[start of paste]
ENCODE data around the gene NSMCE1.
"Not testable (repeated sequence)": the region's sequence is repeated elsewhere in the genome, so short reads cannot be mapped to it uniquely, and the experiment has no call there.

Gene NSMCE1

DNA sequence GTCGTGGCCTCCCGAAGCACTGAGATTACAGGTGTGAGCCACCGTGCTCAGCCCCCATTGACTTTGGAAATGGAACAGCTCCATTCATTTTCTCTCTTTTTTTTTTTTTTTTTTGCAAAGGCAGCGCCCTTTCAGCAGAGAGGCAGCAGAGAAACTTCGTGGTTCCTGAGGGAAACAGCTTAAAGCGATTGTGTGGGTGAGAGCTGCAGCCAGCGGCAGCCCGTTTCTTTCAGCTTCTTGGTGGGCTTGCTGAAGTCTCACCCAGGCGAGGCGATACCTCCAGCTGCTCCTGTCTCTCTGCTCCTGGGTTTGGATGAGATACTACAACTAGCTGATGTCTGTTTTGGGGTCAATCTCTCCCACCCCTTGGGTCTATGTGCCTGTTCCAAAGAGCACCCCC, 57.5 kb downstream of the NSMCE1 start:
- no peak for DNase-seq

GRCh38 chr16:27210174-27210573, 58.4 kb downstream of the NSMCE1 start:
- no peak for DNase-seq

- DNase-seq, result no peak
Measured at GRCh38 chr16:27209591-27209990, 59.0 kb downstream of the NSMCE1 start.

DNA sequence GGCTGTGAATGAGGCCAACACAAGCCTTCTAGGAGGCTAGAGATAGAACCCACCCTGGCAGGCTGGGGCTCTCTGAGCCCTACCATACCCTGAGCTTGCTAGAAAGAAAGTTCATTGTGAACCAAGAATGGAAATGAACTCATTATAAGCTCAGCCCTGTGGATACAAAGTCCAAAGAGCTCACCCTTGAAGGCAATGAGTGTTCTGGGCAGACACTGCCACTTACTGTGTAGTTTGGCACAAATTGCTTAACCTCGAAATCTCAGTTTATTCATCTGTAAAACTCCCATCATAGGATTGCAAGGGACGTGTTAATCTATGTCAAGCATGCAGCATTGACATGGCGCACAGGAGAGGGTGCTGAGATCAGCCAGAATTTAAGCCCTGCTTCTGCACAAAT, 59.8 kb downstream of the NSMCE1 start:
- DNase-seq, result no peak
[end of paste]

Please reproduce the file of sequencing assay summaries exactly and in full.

ENCODE data around the gene NSMCE1.
"Not testable (repeated sequence)": the region's sequence is repeated elsewhere in the genome, so short reads cannot be mapped to it uniquely, and the experiment has no call there.

Gene NSMCE1

DNA sequence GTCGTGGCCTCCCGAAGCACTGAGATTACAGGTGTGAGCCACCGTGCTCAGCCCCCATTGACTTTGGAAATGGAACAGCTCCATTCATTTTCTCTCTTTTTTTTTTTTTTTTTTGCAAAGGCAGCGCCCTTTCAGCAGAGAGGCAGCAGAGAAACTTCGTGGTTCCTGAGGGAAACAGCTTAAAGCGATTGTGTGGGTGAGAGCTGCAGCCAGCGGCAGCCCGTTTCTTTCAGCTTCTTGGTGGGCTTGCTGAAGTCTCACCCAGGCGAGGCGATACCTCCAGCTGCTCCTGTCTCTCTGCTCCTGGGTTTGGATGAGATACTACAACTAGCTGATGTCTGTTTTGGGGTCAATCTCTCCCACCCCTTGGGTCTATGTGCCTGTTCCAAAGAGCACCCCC, 57.5 kb downstream of the NSMCE1 start:
- no peak for DNase-seq

GRCh38 chr16:27210174-27210573, 58.4 kb downstream of the NSMCE1 start:
- no peak for DNase-seq

- DNase-seq, result no peak
Measured at GRCh38 chr16:27209591-27209990, 59.0 kb downstream of the NSMCE1 start.

DNA sequence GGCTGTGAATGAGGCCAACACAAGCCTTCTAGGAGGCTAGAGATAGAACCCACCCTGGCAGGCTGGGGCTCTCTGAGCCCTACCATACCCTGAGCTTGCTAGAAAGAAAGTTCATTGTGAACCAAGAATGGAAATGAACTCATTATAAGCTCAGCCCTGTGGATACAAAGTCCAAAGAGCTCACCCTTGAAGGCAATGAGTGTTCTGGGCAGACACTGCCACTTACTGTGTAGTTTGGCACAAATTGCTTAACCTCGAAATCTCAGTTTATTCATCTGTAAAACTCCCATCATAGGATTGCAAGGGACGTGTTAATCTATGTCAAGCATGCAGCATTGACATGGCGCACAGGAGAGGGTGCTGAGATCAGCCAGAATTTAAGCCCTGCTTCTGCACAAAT, 59.8 kb downstream of the NSMCE1 start:
- DNase-seq, result no peak